The debut album by young Kathleen Brien was good enough to make my runners-up list back in 2011, but as time went on, the more it grew on me, to the point where it was one of my most listened-to albums of 2012. On a Mission was an auspicious first full-length, immersed in London club culture, combining dubstep, garage, drum ‘n’ bass, house, breakbeat, and R&B, which combined with Brien’s warm, appealing singing, created something vibrant and original. A commercial success in the UK and a critical success worldwide, it was more than apparent that she was on the cusp of something big, and she and her array of producers pulled out all the stops on the stupendous follow-up Little Red, led by the Aaliyah EP and the single “5AM”, which placed very high on my 2013 singles list. What makes Little Red such a success is that although it is plenty aware of its desire to be a crossover success, it still remains very true to its dance roots, never for a second feeling like it’s pandering. Instead, it’s a total charmer: bright-eyed, rich, likeable, and surprisingly eloquent.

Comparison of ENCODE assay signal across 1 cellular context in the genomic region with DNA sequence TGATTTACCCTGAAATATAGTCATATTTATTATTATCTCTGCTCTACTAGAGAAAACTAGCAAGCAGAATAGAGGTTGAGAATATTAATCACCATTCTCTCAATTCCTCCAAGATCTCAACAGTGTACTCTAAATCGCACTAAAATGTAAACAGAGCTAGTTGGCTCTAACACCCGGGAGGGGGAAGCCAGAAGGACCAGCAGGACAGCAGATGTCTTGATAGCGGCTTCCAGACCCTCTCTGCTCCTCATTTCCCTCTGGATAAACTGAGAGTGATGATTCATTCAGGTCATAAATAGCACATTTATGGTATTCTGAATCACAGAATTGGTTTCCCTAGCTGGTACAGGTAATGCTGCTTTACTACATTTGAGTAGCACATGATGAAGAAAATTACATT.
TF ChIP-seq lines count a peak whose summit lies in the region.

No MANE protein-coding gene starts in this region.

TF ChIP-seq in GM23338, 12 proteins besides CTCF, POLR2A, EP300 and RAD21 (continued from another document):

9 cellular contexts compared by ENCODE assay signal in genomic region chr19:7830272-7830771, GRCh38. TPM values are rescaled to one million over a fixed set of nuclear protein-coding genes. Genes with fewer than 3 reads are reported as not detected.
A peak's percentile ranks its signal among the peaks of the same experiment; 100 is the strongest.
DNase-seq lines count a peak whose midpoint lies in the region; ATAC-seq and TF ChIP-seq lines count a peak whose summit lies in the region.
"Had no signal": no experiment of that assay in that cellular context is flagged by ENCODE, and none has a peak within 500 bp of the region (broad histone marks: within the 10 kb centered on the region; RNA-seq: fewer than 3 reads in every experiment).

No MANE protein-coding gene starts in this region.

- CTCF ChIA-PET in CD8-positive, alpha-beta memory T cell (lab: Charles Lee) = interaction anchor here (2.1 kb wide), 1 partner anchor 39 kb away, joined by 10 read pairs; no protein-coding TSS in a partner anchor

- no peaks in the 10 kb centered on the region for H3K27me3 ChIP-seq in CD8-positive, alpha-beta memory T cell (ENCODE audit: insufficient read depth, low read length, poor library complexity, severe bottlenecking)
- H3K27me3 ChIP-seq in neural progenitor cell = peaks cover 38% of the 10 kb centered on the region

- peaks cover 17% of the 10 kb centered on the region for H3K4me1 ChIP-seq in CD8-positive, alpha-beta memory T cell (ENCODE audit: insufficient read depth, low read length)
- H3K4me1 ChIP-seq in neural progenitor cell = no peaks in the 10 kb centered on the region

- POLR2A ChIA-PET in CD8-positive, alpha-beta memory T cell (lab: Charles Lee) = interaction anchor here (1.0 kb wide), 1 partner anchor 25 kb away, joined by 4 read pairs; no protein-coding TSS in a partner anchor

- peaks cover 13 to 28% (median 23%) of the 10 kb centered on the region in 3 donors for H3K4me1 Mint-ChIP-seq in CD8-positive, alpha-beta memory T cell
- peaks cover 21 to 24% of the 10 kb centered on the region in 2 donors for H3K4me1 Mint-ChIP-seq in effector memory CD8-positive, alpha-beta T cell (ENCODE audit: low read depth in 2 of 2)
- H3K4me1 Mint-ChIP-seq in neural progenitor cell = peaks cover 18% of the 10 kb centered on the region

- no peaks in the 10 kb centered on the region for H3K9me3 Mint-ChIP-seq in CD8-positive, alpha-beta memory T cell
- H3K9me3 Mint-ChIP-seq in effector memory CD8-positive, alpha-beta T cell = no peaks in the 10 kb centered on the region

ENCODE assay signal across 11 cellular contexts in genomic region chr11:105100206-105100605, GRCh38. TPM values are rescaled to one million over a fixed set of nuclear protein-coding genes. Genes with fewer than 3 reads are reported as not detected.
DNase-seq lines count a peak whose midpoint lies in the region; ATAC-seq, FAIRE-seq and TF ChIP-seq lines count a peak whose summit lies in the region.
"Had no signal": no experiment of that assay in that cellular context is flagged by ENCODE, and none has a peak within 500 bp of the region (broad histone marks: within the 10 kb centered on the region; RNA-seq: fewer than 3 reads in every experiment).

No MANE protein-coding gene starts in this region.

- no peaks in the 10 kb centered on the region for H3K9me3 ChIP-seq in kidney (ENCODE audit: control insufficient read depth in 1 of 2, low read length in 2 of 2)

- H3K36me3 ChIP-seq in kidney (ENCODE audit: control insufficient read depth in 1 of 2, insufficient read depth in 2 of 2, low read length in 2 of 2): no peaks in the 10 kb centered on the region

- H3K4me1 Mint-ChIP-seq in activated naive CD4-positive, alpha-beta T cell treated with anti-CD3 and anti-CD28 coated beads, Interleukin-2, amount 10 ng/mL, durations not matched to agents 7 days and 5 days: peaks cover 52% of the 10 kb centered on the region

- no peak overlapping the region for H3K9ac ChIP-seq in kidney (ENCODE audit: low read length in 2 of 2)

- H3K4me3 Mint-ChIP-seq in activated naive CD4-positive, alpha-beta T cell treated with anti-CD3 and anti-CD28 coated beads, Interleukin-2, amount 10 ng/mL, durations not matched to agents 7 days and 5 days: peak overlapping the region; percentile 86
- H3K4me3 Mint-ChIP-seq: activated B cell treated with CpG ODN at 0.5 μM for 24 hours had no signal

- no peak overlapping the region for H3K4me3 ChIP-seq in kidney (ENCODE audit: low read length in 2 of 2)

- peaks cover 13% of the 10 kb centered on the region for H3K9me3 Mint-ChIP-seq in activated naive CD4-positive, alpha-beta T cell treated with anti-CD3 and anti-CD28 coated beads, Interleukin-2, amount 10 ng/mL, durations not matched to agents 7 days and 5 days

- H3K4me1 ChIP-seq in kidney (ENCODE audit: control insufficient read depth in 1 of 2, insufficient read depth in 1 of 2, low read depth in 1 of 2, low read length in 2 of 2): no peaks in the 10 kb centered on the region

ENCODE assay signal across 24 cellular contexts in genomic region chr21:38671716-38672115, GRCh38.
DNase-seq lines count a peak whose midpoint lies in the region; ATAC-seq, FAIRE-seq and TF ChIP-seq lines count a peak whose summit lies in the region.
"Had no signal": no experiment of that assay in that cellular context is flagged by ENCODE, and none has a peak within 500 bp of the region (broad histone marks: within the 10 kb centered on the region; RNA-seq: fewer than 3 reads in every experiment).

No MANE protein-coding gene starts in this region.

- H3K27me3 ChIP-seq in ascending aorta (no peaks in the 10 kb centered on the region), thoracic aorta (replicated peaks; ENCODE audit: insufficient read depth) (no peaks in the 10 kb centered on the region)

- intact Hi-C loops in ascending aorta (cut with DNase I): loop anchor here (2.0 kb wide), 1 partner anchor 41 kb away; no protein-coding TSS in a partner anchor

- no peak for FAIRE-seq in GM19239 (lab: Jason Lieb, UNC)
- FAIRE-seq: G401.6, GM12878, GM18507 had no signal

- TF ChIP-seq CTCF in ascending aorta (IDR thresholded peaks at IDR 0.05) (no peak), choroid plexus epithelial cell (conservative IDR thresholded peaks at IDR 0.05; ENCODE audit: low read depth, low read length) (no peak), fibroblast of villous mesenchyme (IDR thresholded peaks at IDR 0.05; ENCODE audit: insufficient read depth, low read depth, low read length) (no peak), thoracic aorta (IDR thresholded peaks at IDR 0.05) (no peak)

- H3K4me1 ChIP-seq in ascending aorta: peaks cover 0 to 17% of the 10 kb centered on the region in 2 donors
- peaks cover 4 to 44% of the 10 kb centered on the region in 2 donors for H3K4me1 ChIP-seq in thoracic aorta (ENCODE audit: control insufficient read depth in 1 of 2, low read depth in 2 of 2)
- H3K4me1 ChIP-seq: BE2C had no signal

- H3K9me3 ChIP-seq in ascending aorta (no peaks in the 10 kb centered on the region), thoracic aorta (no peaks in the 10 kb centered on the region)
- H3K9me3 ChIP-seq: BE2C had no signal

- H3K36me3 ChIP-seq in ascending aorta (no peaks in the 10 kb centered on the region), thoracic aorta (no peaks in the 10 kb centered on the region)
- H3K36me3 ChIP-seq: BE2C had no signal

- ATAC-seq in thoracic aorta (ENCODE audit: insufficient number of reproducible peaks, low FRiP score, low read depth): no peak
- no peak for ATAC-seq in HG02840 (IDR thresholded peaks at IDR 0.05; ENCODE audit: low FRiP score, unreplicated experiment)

Perhaps if her label wanted to become that much-desired smash, the album should have pandered a little more, because although it was a chart-topper in the UK its commercial performance stalled by early summer. As a great admirer of Brien’s work, though, I’m glad she and her producers stuck to their original vision of what Little Red should be. And to be honest, she should have hit Adele-level heights based on the strength of the album’s two most “accessible” (by mainstream standards) singles, “Crying For No Reason” and “Still”. A pair of stunning ballads that place the focus on Brien’s vocal strengths, both songs go for the slow burn, showing great restraint instead of bombast, and burst with honesty and vulnerability as a result. The album is even richer than that, however, featuring a wide array of styles, including bonus tracks that make the experience even better, loaded with such bangers as “Hot Like Fire”, “Wicked Love”, and “Sky’s the Limit”. As good as all of that is, the definitive version of the album is the “continuous mix” bonus CD that comes with the deluxe edition. A smooth, fluid, 65-minute mix that restructures all 17 tracks into a distinct arc that the original album can’t quite match, it transforms Brien’s work into the brilliant, shimmering piece of art that it deserves to be. One of the most rewarding albums I have heard all year, Little Red has stuck with me since February and its appeal hasn’t diminished one bit. It’s a bright, colourful blast of life in what was a very dreary year.